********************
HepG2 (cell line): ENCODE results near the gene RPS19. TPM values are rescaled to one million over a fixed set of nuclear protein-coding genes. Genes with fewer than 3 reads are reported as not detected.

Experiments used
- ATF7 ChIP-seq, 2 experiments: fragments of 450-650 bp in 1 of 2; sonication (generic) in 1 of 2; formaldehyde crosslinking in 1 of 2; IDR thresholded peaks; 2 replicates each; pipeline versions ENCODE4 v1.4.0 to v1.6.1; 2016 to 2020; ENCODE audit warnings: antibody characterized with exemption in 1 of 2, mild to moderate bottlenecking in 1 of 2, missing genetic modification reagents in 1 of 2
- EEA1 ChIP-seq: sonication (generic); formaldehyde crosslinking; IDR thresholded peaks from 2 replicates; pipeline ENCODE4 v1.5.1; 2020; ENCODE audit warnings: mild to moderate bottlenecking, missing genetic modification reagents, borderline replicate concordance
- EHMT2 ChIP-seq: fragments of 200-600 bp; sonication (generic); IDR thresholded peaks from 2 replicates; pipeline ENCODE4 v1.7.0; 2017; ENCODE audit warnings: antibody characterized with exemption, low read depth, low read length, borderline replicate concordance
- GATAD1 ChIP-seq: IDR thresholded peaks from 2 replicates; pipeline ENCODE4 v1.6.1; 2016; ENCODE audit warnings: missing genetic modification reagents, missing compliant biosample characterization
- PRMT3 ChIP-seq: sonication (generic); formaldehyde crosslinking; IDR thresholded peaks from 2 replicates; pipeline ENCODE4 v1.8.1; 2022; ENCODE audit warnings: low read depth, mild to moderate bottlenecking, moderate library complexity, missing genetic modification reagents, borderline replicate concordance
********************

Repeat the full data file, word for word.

HepG2 (cell line): ENCODE results near the gene RPS19. TPM values are rescaled to one million over a fixed set of nuclear protein-coding genes. Genes with fewer than 3 reads are reported as not detected.

Experiments used
- ATF7 ChIP-seq, 2 experiments: fragments of 450-650 bp in 1 of 2; sonication (generic) in 1 of 2; formaldehyde crosslinking in 1 of 2; IDR thresholded peaks; 2 replicates each; pipeline versions ENCODE4 v1.4.0 to v1.6.1; 2016 to 2020; ENCODE audit warnings: antibody characterized with exemption in 1 of 2, mild to moderate bottlenecking in 1 of 2, missing genetic modification reagents in 1 of 2
- EEA1 ChIP-seq: sonication (generic); formaldehyde crosslinking; IDR thresholded peaks from 2 replicates; pipeline ENCODE4 v1.5.1; 2020; ENCODE audit warnings: mild to moderate bottlenecking, missing genetic modification reagents, borderline replicate concordance
- EHMT2 ChIP-seq: fragments of 200-600 bp; sonication (generic); IDR thresholded peaks from 2 replicates; pipeline ENCODE4 v1.7.0; 2017; ENCODE audit warnings: antibody characterized with exemption, low read depth, low read length, borderline replicate concordance
- GATAD1 ChIP-seq: IDR thresholded peaks from 2 replicates; pipeline ENCODE4 v1.6.1; 2016; ENCODE audit warnings: missing genetic modification reagents, missing compliant biosample characterization
- PRMT3 ChIP-seq: sonication (generic); formaldehyde crosslinking; IDR thresholded peaks from 2 replicates; pipeline ENCODE4 v1.8.1; 2022; ENCODE audit warnings: low read depth, mild to moderate bottlenecking, moderate library complexity, missing genetic modification reagents, borderline replicate concordance